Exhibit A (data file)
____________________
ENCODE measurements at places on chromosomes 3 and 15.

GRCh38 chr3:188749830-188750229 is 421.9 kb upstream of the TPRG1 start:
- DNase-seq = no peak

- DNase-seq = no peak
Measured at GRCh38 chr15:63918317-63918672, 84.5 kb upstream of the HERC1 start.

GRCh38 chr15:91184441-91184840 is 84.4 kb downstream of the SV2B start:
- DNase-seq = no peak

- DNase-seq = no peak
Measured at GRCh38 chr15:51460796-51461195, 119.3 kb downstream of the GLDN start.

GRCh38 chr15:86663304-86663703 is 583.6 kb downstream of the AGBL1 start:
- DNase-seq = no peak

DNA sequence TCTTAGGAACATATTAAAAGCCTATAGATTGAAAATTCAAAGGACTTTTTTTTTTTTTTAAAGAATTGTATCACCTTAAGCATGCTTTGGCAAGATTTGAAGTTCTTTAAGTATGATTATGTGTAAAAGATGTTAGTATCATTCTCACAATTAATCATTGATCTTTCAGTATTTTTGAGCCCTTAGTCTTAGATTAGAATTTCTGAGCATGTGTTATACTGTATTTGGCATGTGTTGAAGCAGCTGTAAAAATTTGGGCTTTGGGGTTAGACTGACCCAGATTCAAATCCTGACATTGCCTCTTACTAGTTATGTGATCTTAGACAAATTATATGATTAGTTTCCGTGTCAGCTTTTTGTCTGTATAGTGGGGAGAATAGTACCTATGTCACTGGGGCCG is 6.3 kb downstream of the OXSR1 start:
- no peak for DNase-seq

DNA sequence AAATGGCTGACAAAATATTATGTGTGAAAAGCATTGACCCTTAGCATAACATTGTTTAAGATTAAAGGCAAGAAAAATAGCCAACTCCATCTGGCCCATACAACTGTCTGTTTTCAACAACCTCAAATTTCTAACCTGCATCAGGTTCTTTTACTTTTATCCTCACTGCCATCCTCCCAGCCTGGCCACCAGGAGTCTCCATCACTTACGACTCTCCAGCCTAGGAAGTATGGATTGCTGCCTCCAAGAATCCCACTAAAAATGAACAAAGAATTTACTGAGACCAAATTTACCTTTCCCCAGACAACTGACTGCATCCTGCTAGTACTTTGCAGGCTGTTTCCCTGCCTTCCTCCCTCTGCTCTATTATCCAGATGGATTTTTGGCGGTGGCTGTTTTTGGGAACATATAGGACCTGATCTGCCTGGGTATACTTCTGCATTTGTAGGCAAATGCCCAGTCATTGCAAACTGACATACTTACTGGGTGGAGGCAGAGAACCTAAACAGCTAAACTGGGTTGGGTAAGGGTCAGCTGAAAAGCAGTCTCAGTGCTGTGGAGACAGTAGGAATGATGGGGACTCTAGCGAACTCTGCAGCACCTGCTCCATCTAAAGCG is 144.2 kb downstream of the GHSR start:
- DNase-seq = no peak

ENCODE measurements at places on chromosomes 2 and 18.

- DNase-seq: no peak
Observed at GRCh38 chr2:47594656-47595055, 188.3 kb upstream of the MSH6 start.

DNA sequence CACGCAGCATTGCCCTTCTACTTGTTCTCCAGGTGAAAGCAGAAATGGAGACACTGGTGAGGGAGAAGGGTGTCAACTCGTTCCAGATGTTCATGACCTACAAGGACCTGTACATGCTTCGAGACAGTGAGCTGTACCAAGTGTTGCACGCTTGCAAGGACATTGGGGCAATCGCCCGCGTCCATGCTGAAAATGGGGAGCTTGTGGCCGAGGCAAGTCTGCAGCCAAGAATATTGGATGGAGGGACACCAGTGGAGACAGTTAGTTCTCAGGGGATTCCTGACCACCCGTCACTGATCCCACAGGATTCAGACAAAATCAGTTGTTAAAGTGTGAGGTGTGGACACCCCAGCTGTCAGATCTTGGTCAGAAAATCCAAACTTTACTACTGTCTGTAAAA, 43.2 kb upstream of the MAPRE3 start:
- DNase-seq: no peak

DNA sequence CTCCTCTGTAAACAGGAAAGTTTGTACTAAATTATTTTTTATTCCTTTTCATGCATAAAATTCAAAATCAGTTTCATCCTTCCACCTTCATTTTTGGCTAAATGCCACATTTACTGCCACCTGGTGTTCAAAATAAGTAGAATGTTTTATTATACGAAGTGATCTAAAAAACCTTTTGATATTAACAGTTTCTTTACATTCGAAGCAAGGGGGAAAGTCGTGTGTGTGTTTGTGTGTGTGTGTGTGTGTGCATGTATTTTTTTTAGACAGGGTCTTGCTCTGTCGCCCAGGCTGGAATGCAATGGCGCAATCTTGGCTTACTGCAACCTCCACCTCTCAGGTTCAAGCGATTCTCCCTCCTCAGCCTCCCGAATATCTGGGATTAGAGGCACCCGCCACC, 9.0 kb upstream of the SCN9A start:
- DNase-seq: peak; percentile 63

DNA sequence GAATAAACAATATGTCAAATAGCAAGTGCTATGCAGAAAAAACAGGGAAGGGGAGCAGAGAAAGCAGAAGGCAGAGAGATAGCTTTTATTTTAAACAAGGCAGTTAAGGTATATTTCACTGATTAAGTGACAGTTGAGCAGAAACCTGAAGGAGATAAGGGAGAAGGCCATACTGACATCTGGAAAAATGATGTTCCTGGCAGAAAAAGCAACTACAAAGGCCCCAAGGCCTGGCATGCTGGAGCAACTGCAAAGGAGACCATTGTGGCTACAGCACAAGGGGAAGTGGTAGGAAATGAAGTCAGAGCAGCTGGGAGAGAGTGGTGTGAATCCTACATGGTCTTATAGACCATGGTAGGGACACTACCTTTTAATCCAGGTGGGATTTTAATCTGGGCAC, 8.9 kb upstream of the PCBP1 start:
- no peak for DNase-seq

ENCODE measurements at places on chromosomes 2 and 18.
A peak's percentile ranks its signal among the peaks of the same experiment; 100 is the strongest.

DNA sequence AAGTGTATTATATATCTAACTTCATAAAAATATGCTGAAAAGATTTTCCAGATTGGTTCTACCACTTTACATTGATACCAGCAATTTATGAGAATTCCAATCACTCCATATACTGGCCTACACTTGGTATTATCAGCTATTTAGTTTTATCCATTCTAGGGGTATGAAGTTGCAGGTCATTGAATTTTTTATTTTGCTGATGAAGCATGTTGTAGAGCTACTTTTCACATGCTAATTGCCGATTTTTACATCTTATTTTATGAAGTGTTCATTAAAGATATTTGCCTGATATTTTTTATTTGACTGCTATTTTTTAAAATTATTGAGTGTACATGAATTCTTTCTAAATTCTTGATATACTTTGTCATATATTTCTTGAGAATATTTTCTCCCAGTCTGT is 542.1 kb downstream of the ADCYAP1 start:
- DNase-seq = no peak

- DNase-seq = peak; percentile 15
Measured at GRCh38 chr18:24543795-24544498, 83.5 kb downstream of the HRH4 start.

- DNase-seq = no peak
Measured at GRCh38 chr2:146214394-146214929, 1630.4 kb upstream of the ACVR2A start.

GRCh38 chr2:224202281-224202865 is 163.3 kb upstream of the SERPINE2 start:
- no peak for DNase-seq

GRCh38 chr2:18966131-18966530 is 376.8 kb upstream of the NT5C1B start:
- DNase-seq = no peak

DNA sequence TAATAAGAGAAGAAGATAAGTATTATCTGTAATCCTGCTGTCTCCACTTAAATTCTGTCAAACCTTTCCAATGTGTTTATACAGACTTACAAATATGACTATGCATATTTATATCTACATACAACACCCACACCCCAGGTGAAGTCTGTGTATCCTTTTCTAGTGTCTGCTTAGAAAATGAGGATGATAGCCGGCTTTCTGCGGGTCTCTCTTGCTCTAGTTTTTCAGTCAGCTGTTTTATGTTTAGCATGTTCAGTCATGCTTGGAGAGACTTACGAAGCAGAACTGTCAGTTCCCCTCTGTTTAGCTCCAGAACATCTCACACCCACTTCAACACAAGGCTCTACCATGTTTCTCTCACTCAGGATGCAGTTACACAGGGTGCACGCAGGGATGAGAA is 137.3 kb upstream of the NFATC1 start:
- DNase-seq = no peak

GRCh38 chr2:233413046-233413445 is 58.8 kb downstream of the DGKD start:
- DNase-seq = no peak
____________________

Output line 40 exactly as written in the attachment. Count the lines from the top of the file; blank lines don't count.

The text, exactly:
- DNase-seq = no peak